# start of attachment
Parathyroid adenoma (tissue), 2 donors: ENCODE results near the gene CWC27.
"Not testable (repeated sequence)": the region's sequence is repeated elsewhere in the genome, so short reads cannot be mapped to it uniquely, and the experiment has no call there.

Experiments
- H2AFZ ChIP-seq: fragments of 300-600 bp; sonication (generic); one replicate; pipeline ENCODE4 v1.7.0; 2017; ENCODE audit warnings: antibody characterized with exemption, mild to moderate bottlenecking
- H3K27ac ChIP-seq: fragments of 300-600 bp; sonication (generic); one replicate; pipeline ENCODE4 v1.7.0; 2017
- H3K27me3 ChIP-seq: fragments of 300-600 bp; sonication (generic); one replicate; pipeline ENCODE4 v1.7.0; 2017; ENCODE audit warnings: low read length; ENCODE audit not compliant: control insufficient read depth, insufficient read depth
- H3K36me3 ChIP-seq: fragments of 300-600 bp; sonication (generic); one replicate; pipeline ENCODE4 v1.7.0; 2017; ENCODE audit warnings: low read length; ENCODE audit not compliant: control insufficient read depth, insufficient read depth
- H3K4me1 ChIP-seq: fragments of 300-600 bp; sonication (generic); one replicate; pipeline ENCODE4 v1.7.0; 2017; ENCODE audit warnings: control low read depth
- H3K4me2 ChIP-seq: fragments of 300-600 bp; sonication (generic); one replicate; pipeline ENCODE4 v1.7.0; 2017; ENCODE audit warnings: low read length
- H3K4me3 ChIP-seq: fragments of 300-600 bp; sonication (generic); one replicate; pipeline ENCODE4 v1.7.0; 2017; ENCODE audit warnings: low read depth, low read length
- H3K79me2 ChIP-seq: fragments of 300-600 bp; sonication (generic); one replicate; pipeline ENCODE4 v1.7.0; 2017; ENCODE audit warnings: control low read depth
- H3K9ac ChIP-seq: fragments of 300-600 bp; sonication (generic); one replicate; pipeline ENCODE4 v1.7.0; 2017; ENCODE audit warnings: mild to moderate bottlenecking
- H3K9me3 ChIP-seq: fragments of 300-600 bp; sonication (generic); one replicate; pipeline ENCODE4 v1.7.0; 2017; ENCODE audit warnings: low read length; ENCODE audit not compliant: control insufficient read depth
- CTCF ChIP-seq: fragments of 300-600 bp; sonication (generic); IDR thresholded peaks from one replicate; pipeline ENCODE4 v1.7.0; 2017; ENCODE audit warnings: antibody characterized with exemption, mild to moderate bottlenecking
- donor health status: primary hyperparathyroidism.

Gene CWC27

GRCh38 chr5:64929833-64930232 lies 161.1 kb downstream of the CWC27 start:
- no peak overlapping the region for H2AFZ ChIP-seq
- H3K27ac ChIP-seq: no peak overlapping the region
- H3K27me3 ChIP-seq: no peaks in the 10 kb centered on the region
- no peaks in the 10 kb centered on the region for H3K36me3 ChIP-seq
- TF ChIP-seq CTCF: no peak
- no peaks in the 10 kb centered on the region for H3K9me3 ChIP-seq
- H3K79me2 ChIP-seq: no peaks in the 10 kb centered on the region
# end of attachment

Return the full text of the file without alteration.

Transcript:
Parathyroid adenoma (tissue), 2 donors: ENCODE results near the gene CWC27.
"Not testable (repeated sequence)": the region's sequence is repeated elsewhere in the genome, so short reads cannot be mapped to it uniquely, and the experiment has no call there.

Experiments
- H2AFZ ChIP-seq: fragments of 300-600 bp; sonication (generic); one replicate; pipeline ENCODE4 v1.7.0; 2017; ENCODE audit warnings: antibody characterized with exemption, mild to moderate bottlenecking
- H3K27ac ChIP-seq: fragments of 300-600 bp; sonication (generic); one replicate; pipeline ENCODE4 v1.7.0; 2017
- H3K27me3 ChIP-seq: fragments of 300-600 bp; sonication (generic); one replicate; pipeline ENCODE4 v1.7.0; 2017; ENCODE audit warnings: low read length; ENCODE audit not compliant: control insufficient read depth, insufficient read depth
- H3K36me3 ChIP-seq: fragments of 300-600 bp; sonication (generic); one replicate; pipeline ENCODE4 v1.7.0; 2017; ENCODE audit warnings: low read length; ENCODE audit not compliant: control insufficient read depth, insufficient read depth
- H3K4me1 ChIP-seq: fragments of 300-600 bp; sonication (generic); one replicate; pipeline ENCODE4 v1.7.0; 2017; ENCODE audit warnings: control low read depth
- H3K4me2 ChIP-seq: fragments of 300-600 bp; sonication (generic); one replicate; pipeline ENCODE4 v1.7.0; 2017; ENCODE audit warnings: low read length
- H3K4me3 ChIP-seq: fragments of 300-600 bp; sonication (generic); one replicate; pipeline ENCODE4 v1.7.0; 2017; ENCODE audit warnings: low read depth, low read length
- H3K79me2 ChIP-seq: fragments of 300-600 bp; sonication (generic); one replicate; pipeline ENCODE4 v1.7.0; 2017; ENCODE audit warnings: control low read depth
- H3K9ac ChIP-seq: fragments of 300-600 bp; sonication (generic); one replicate; pipeline ENCODE4 v1.7.0; 2017; ENCODE audit warnings: mild to moderate bottlenecking
- H3K9me3 ChIP-seq: fragments of 300-600 bp; sonication (generic); one replicate; pipeline ENCODE4 v1.7.0; 2017; ENCODE audit warnings: low read length; ENCODE audit not compliant: control insufficient read depth
- CTCF ChIP-seq: fragments of 300-600 bp; sonication (generic); IDR thresholded peaks from one replicate; pipeline ENCODE4 v1.7.0; 2017; ENCODE audit warnings: antibody characterized with exemption, mild to moderate bottlenecking
- donor health status: primary hyperparathyroidism.

Gene CWC27

GRCh38 chr5:64929833-64930232 lies 161.1 kb downstream of the CWC27 start:
- no peak overlapping the region for H2AFZ ChIP-seq
- H3K27ac ChIP-seq: no peak overlapping the region
- H3K27me3 ChIP-seq: no peaks in the 10 kb centered on the region
- no peaks in the 10 kb centered on the region for H3K36me3 ChIP-seq
- TF ChIP-seq CTCF: no peak
- no peaks in the 10 kb centered on the region for H3K9me3 ChIP-seq
- H3K79me2 ChIP-seq: no peaks in the 10 kb centered on the region